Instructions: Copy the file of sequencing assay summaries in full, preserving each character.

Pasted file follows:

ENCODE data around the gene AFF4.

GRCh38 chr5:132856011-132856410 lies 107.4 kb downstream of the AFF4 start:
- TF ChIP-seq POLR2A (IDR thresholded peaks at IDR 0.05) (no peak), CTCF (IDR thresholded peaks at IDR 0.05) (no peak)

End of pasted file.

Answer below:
ENCODE data around the gene AFF4.

GRCh38 chr5:132856011-132856410 lies 107.4 kb downstream of the AFF4 start:
- TF ChIP-seq POLR2A (IDR thresholded peaks at IDR 0.05) (no peak), CTCF (IDR thresholded peaks at IDR 0.05) (no peak)